AP City Manager and Mayor of Ocean Twp, Terry Weldon resigned both posts 10/7. Weldon cited his "illegal" and "reprehensible" acts as Mayor of Ocean Twp.  Weldon will appear in court Thursday10/10/02  and is expected to plead guilty.  Listen to our show on 10/10/02

Oct.8 AP City Council Introduces Ordinance for the Negotiated Redevelopment Agreement! 1 dissenting vote: John Hamilton

10/8 - Council appoints Hazel Samuels acting City Mgr.

Click here for developer's update as of 7/29/02


   NJ Ch. 12 camera captures George Kary, whose house is in the redevelopment zone, in the throng of spectators at city hall.

    SRO at City Hall - Asbury Park.net for full story and link to Ch12Video

McGreevey Says State Backs Asbury Park Revival

 Governor James McGreevey Confers with Larry Fishman & brother Glenn, of lead developer Asbury Partners, as City Council Looks On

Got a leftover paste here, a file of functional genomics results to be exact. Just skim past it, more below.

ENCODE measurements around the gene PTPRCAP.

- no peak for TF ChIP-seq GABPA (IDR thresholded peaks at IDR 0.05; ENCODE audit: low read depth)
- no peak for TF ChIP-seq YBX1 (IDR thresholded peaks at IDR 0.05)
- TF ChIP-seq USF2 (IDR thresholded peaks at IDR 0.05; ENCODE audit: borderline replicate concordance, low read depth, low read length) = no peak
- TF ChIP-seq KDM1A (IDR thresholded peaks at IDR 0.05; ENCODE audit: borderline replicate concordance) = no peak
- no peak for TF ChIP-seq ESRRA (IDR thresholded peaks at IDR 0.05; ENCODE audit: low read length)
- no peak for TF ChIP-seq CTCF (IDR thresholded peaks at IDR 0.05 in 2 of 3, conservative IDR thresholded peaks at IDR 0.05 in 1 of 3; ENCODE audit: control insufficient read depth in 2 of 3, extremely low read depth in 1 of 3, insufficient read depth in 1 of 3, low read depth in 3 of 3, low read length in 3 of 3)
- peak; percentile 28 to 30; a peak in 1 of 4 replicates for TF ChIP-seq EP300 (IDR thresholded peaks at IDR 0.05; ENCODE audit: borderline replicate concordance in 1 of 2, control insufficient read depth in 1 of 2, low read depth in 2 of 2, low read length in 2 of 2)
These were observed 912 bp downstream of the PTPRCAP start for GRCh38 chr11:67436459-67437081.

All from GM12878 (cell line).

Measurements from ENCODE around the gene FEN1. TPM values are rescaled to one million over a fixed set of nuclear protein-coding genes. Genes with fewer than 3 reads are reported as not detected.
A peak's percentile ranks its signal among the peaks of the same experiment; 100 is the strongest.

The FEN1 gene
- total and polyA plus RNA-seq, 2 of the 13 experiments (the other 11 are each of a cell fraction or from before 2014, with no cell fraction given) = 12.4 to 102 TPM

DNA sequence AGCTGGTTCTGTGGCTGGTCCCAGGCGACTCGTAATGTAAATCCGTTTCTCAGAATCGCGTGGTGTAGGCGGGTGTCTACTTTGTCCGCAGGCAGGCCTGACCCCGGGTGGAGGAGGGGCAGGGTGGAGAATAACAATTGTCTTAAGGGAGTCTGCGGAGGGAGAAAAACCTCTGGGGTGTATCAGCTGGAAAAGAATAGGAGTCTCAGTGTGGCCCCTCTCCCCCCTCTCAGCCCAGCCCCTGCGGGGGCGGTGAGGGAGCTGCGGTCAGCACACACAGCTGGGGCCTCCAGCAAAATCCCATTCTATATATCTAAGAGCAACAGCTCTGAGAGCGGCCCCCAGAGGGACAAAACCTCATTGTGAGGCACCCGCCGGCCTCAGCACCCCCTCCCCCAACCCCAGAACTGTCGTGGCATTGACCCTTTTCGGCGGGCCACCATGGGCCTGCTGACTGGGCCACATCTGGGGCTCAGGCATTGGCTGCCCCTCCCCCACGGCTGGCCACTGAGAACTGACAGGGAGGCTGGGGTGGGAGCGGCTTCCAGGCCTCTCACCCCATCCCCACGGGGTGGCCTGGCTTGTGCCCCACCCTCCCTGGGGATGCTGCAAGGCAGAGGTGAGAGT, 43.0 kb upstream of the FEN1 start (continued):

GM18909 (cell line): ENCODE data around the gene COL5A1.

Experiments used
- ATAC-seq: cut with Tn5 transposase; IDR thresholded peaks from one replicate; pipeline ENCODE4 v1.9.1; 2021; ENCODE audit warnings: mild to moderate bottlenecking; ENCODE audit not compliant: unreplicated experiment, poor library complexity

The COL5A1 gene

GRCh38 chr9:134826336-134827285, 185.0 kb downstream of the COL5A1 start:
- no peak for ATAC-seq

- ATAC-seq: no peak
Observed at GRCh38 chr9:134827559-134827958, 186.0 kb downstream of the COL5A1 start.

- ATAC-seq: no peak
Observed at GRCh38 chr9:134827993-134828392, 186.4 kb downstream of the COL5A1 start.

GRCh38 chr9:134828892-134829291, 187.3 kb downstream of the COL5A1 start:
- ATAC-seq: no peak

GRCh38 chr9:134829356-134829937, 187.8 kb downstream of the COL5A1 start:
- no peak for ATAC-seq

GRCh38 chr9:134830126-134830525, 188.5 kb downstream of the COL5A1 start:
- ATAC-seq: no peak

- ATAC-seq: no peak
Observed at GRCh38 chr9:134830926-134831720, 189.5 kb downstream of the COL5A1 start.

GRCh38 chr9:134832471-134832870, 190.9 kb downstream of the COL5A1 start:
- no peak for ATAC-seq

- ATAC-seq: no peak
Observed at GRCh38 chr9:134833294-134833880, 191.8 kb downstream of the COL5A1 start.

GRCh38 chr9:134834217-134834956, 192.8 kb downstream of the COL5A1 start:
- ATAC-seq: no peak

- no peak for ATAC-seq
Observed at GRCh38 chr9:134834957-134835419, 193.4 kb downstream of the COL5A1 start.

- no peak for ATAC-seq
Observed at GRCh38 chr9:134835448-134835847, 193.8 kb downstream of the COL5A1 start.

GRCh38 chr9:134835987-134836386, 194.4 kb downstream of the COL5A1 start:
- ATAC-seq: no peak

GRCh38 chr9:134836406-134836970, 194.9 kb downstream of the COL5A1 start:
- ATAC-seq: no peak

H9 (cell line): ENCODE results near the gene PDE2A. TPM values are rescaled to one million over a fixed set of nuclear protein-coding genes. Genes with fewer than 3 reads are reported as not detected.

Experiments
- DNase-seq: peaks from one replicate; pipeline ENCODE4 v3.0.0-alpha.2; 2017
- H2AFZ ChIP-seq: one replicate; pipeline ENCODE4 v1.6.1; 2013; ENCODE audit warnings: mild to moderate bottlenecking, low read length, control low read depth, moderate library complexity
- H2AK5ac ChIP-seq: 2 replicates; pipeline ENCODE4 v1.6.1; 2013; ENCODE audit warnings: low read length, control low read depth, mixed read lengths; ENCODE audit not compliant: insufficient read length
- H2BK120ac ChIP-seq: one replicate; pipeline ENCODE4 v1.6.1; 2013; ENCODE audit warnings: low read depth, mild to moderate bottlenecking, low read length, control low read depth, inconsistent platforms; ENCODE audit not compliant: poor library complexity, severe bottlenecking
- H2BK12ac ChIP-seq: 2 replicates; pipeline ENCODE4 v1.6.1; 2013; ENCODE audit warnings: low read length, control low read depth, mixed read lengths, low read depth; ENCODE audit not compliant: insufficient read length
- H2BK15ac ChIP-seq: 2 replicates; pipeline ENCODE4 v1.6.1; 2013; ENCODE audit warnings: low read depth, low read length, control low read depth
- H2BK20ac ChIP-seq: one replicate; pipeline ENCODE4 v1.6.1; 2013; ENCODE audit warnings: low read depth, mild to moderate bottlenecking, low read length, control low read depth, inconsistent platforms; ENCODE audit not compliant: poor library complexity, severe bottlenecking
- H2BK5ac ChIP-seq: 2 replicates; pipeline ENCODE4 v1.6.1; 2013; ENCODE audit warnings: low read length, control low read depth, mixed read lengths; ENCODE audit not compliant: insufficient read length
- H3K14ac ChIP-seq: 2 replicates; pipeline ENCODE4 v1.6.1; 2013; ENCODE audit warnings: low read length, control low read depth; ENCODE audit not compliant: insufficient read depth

Asbury Park Mayor Kevin Sanders with the Governor on His Side

   See AsburyPark.Net for full story...

   Residents Debate Redevelopment Details: Go


The Redevelopment Ordinance passed 5-0, but we'll continue to monitor the process. So make your voice heard. This is a big project - it really will take everyone to make it turn out right!! see what your neighbors & leaders have had to say so far, click on the redevelopment page

On Parking, from Helen Pike:


Is Asbury Park ready for the kind of summer it hasn't seen in a long time: thousands of vacationers flocking to the beach front and hoping to find parking?

With Bruce Springsteen and the E Street Band playing July 26th in Convention Hall, and then returning for the "Today Show" broadcast July 30, the economic benefits to the city's merchants are undeniable. The Berkeley Carteret Hotel is already booked.